Counselling an essential service for women and girls in the North Pacific

21 December 2023
Image Source    Pacific Community

Advocacy and awareness sessions by the Chuuk Women’s Council’s (CWC) Tongen Inepwineu Counselling  Center (TICC)  has resulted in changed mindsets, with men now referring women relatives to the centre.

There are the only two crisis centres in the North Pacific that provide counselling services for survivors of violence against women: TICC in the Federated States of Micronesia (FSM) and the Women United Together Marshall Islands (WUTMI) Weto In Mour Counselling Centres in Majuro and Ebeye, Republic of the Marshall Islands.

Wilma Eileen, Gender-based Violence (GBV) Adviser for the Pacific Women Lead at SPC programme, provides technical support to these crisis centres in the North Pacific. This includes support to the referral system in Chuuk, known as APIMAR Safenet, which includes of a range of ending violence against women (EVAW) stakeholders, from government ministries to the police and CWC.

“This referral system is working really well in Chuuk,” explained Wilma, adding that through the referral system “stakeholders such as the police and the Attorney General’s office have called on TICC to provide counselling service to clients.”  

“Women have accessed the TICC services since 2020 till now. They continue to receive cases for domestic violence and women who are survivors of domestic violence as well as child sexual abuse cases. Over the past two years, around 100 clients have visited TICC,” she added.

Wilma stated that in her line of work, it is important to continuously find ways of collaboration with partners in-country because they are the experts on the ground.

“With the support I provide to the CWC team, they are able to facilitate awareness sessions and start to change mindsets – there’s a need for respectful relationships where women have equal access to resources and opportunities,” she said.

Wilma’s ongoing technical support to North Pacific crisis centres includes training on gender and basic counselling as well as counselling supervision. Her support also includes skills training on telephone counselling for survivors of gender-based violence (GBV), which has extended to regional partners this year and more recently to Papua New Guinea. 

“We continue to provide technical support as requested with regard to counselling, but we also support them in terms of their work creating awareness on the issues of domestic violence, sexual harassment and sexual abuse of children,” she said.

In the recent past, COVID-19 has shifted counselling modalities towards telephone counselling due to restrictions in movement.

“During the height of COVID-19, the development of the ‘Telephone Counselling for GBV Survivors: a Pacific Toolkit’ was done by technical advisers and with the counsellors in TICC and WUTMI,” she said, adding that the technical advisers were supported through Pacific Women Shaping Pacific Development which has now transitioned to the new Pacific Women Lead at SPC programme.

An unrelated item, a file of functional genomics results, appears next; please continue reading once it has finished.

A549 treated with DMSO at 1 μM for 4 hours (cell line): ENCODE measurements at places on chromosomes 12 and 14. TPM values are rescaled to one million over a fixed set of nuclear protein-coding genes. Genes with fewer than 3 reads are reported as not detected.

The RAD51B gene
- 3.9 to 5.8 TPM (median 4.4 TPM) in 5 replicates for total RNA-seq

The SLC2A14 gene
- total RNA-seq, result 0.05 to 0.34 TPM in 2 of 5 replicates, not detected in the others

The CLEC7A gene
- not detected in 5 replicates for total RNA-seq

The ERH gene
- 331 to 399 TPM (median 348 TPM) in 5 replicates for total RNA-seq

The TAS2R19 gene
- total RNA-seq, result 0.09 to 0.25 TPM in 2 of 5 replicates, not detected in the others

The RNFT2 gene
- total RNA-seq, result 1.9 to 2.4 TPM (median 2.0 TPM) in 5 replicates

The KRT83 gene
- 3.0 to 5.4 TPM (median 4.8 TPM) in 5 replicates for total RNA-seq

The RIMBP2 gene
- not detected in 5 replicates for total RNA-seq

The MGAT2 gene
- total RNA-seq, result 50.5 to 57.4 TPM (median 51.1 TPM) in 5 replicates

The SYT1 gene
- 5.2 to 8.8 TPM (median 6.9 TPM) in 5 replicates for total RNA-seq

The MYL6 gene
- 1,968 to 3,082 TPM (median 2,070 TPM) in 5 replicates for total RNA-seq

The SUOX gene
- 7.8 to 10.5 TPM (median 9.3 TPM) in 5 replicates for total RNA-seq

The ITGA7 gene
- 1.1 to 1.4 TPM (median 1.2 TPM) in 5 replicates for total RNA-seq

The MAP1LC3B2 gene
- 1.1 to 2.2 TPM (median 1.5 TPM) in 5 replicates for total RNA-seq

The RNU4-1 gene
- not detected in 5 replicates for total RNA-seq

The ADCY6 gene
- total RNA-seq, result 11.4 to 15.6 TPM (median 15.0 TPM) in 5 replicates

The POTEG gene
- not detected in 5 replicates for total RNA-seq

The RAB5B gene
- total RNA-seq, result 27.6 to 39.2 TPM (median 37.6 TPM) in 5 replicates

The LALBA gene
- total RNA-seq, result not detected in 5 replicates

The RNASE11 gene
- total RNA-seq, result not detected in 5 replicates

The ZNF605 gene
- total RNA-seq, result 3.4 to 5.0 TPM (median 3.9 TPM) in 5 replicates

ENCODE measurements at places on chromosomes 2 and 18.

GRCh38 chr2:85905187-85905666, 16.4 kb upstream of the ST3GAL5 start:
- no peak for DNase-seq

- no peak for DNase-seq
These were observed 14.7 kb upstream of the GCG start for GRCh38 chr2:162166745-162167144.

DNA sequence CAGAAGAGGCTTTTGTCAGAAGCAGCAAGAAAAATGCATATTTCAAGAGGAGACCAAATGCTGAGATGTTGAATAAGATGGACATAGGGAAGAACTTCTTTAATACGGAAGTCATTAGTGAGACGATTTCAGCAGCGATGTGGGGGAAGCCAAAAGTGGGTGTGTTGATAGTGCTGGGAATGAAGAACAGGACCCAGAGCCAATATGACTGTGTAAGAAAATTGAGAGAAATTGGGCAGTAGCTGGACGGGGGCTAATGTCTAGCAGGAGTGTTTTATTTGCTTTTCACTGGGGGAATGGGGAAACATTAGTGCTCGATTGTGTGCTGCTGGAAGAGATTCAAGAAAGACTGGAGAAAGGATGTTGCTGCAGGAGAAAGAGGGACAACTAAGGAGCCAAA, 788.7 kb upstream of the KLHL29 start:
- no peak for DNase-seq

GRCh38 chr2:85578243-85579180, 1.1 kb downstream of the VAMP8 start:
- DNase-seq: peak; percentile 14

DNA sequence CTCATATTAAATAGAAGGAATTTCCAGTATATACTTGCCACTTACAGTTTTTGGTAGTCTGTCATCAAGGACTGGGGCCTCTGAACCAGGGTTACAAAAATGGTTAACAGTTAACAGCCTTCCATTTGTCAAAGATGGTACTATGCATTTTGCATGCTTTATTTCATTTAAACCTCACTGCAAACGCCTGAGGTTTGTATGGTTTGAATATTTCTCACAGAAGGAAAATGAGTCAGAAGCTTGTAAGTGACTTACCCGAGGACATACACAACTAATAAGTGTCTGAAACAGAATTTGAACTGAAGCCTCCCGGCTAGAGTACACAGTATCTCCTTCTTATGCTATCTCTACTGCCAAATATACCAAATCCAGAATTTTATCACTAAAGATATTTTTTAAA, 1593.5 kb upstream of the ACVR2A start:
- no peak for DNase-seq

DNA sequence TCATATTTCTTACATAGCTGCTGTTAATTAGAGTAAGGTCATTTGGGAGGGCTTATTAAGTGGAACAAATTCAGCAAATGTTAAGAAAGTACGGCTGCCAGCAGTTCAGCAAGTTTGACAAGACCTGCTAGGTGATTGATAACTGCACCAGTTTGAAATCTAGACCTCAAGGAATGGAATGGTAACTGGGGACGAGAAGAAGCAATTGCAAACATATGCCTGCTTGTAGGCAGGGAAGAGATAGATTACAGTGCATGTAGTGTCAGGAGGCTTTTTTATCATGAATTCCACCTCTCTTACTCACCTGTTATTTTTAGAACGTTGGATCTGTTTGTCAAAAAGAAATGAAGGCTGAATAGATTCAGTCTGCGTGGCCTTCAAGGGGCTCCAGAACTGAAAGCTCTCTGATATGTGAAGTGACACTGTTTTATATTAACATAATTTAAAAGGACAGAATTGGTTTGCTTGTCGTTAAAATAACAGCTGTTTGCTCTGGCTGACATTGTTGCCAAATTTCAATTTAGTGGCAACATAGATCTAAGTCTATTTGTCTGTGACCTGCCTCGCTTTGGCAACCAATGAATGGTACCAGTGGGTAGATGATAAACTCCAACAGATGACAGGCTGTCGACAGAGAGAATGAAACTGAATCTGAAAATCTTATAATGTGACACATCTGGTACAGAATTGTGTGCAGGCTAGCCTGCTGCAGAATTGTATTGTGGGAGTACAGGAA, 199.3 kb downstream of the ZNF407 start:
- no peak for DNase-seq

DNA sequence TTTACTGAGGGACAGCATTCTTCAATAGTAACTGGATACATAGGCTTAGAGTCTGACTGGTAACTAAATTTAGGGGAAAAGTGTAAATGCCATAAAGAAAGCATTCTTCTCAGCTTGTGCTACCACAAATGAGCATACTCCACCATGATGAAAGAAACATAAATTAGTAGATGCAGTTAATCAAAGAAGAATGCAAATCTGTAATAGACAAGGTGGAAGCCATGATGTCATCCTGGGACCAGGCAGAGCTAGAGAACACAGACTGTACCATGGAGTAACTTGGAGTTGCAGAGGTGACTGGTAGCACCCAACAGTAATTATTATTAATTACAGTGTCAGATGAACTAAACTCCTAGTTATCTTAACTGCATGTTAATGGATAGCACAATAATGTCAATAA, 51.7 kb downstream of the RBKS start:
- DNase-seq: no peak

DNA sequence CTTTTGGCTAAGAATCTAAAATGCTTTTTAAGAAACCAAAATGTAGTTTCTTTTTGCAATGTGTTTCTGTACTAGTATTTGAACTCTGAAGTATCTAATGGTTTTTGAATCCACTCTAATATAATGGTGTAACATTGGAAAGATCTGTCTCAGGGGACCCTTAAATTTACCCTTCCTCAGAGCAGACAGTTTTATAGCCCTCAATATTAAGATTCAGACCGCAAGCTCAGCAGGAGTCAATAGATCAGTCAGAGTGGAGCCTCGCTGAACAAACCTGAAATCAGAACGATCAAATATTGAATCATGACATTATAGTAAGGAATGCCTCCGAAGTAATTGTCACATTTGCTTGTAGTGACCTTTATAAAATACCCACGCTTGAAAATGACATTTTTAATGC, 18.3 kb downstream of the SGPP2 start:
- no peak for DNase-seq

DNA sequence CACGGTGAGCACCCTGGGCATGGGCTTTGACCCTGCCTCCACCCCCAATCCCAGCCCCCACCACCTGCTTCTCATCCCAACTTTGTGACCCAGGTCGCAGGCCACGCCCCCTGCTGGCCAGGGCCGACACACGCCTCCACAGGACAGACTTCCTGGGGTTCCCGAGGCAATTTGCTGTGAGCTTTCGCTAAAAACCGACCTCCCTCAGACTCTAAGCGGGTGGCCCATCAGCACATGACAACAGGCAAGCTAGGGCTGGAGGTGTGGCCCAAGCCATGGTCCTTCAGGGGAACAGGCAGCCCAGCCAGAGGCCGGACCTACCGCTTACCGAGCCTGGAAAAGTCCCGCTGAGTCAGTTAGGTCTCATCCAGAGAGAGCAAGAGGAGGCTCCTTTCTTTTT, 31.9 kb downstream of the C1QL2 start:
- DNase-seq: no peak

While COVID-19 community transmissions only happened this year in Chuuk, FSM, and RMI after their international borders re-opened, remote training for counsellors in 2020 and 2021 on GBV telephone counselling gave them time to prepare.

“It was good practice to have these counsellors co-develop a toolkit, undergo the training and also have the supervision support that prepared them for the response to community transmissions,” she said. 

According to Wilma, their active participation in the co-design of the toolkit embeds skills that are not only useful during times of limited movement but provides the skills to connect with clients who seek their services via phone outside of Weno as well as Chuuk State.

Reflecting on the 16 Days of Activism Against Gender-based Violence, Wilma highlighted a need to speak the same language and say ‘no to all forms of violence against women’.

“We must strive to have respectful relationships, we must to have equal access to opportunities and resources – no matter where we are – for the benefit of our women and girls in the region,” she added.

SPC is committed to improving gender equality, women’s empowerment and ending violence against women and girls. Violence against women and girls (VAWG) is both a cause and a consequence of gender inequality.

About Pacific Women Lead:
One of the largest global commitments to gender equality, Pacific Women Lead (PWL) aims to promote women’s leadership, realise women’s rights, and increase the effectiveness of regional gender equality efforts. Among the four PWL delivery partners, SPC is the key implementing partner with its ‘PWL at SPC programme’ receiving more than AUD 55 million from the Australian Government’s AUD 170 million ‘PWL portfolio’. Other central partners include the AIR (Amplify – Invest – Reach) partnership of women’s funds, civil society organisations and coalitions. There is also PWL Enabling Services (PWLES) delivering monitoring, evaluation and other services, along with the Australian Government’s direct relationships with development partners for regional programmes, such as the United Nations (UN) and International Planned Parenthood Foundation (IPPF).